It's not just deforestation that's a problem with toilet paper production; it also takes a toll on the environment in other ways. For one, making toilet paper emits greenhouse gases like carbon dioxide and methane into the atmosphere, which contributes to climate change. The manufacturing process also requires large amounts of water and energy, which can create all sorts of pollution. What's more, the use of toxic chemicals in the production of toilet paper can harm both water supplies and workers.

Is Toilet Paper Biodegradable?

In reality, all toilet paper options are biodegradable, even the ones that are considered bad for the environment. That's because they are all made from natural materials. Although, there are specially made biodegradable toilet paper that dissolves up to 4x faster, with the downside being the increased cost.

Eco-Friendly Toilet Paper Alternatives

1. Recycled Toilet Paper

One way to reduce your environmental impact when it comes to toilet paper is to choose recycled content over virgin fiber products whenever possible. You can also look for brands with Forest Stewardship Council (FSC) certification, which ensures that the paper is made from sustainable sources.

Recycled toilet paper is a relatively new idea, and most people are unaware that it even exists. It can be processed to make non-woven polymers that are mixed with virgin pulp fibers for making tissue paper products, such as toilet paper.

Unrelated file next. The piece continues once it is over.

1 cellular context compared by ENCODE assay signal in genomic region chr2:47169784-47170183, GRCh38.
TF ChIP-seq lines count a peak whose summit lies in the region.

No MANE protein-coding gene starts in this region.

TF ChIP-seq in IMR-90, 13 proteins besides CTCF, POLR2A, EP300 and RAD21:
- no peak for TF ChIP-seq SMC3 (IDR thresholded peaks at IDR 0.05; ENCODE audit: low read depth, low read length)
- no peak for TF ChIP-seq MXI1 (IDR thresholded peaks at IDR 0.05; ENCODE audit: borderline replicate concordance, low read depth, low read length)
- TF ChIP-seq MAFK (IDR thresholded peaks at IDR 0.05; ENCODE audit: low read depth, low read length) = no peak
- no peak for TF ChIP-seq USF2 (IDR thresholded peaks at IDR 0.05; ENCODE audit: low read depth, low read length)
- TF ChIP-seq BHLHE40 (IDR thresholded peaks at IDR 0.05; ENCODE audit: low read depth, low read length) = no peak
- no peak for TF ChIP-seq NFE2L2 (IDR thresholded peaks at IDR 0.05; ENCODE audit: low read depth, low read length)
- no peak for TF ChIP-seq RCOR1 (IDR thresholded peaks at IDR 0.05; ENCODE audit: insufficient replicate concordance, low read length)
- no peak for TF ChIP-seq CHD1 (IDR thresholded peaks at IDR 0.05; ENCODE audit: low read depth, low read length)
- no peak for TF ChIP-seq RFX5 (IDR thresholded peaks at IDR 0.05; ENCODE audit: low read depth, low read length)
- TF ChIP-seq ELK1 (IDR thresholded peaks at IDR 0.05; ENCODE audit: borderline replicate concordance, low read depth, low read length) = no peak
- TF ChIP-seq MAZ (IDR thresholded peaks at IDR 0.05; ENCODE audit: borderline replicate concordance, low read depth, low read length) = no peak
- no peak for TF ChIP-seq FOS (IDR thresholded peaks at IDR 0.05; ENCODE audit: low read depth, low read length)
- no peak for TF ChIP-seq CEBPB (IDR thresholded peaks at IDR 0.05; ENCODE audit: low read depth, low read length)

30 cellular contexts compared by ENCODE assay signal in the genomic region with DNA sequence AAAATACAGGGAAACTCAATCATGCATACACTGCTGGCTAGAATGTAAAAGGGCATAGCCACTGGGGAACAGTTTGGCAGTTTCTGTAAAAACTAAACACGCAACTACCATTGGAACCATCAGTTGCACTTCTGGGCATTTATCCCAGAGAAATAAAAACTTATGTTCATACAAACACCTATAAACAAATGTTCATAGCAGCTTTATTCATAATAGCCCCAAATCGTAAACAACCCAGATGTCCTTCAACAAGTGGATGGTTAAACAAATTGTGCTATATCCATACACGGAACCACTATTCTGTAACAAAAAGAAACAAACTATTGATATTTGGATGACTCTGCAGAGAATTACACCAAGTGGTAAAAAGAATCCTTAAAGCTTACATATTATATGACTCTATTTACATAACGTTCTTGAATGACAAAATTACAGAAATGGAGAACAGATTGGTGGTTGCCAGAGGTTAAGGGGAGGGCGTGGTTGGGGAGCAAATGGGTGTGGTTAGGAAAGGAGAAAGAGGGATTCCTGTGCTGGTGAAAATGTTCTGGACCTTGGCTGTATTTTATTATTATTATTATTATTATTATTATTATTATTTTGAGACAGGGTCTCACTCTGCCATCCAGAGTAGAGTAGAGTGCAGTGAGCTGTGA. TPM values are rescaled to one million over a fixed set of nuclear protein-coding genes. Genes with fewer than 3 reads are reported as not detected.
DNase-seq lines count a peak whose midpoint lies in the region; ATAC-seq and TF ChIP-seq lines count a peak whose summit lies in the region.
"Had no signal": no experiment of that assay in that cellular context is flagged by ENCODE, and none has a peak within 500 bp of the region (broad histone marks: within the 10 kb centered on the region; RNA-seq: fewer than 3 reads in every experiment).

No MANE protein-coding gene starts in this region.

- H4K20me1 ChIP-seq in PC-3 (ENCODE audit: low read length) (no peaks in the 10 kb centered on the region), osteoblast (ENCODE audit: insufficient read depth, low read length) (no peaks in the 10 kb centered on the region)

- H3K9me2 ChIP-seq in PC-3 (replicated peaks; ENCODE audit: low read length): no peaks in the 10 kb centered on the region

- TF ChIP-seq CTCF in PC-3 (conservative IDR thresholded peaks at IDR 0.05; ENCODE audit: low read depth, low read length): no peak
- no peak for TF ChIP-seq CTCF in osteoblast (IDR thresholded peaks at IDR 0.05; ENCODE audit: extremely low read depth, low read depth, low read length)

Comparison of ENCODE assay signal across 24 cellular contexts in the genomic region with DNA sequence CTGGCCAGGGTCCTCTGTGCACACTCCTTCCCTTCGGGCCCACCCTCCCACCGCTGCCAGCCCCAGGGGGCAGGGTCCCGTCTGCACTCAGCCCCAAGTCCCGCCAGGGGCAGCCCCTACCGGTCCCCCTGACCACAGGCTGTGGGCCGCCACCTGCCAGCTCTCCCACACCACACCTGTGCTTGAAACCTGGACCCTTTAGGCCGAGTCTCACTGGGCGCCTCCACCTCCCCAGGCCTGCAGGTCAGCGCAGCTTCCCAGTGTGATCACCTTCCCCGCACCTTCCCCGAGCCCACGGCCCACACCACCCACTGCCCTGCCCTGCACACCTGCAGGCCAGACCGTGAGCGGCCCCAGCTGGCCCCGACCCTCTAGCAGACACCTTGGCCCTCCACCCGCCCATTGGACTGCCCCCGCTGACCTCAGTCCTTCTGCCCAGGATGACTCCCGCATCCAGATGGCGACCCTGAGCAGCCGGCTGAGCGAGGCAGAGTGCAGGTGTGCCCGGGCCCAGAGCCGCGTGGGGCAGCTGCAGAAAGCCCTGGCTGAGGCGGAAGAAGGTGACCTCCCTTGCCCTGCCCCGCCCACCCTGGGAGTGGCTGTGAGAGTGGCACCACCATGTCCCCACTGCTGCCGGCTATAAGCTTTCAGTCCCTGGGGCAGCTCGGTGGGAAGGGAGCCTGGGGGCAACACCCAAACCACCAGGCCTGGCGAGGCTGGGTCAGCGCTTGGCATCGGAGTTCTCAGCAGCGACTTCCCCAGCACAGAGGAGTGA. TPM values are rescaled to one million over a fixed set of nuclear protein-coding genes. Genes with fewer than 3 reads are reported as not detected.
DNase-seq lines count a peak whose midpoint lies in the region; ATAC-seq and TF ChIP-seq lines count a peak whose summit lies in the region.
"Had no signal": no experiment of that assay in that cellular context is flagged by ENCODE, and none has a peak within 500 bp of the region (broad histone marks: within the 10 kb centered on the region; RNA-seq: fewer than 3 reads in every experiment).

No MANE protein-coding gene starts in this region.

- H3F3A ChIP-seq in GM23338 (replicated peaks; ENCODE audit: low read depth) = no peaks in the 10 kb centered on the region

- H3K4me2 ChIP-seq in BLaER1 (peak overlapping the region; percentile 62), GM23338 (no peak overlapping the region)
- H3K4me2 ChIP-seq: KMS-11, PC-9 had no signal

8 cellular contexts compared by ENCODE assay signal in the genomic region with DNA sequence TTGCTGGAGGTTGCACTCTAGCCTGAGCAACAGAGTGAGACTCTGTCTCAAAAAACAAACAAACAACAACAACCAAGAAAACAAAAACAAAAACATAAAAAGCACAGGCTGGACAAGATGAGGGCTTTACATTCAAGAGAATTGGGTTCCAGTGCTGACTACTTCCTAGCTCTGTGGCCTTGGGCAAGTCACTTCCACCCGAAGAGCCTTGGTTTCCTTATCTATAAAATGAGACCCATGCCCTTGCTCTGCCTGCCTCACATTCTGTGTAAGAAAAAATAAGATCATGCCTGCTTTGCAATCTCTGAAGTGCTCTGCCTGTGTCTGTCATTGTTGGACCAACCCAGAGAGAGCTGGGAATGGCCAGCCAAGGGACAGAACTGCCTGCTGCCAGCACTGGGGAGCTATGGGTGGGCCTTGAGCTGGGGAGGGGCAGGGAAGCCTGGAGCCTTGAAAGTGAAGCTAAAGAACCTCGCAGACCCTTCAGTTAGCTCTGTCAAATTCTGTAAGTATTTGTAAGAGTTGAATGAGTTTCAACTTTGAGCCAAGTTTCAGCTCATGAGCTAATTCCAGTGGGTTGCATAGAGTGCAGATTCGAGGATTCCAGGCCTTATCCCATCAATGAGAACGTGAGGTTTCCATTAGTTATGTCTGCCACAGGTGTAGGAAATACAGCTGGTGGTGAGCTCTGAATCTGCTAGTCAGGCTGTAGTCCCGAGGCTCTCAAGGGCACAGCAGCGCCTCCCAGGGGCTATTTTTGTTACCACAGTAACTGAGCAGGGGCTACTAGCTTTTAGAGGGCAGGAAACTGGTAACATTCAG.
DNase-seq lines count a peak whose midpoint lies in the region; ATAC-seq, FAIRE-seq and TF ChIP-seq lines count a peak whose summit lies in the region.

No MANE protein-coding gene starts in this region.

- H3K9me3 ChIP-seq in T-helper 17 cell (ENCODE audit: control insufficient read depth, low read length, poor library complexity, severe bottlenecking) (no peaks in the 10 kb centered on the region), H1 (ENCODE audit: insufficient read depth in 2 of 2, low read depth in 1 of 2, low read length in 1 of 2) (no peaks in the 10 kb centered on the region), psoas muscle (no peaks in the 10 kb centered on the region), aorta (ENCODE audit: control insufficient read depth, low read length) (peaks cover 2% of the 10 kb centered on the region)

2. Bamboo Toilet Paper

bamboo forest

Another popular alternative to traditional toilet paper. It is made from bamboo, which is a renewable resource. Bamboo toilet paper is biodegradable and can be composted. It's also relatively soft and strong. Another plus: it comes in recycled packaging.

3. Fabric Swatches or Towels

two bathroom towels sitting on a blue background

Another option is to use fabric swatches or towels. These can be washed and reused time and time again, and you can be happy to know that you aren't contributing to deforestation.

4. Bidets

barumi bidet toilet seat converter kit

Bidets are the most environmentally beneficial toilet paper substitute available. A bidet uses less than an eighth of a gallon of water per usage. This is much less water than it takes to produce a single roll of toilet paper. It's more than just great for the environment; you'll be saving a ton of dough as well.

With Barumi's bidet toilet seat converter kit, you will not only save thousands of trees but you will also cut down on water. There is also an eco-mode feature that will cut down energy use even further.

Why is This Important?

As the effects of climate change are being felt across the globe, it is more important than ever before for individuals to do their part.

When you choose green options for your everyday life, including recycled toilet paper or even a bidet, you are helping to lessen the impact of consumerism on the environment. You can start by checking out some of these alternatives and making the switch today.

It's important to remember that every small change counts, so let's all do our part to save the planet!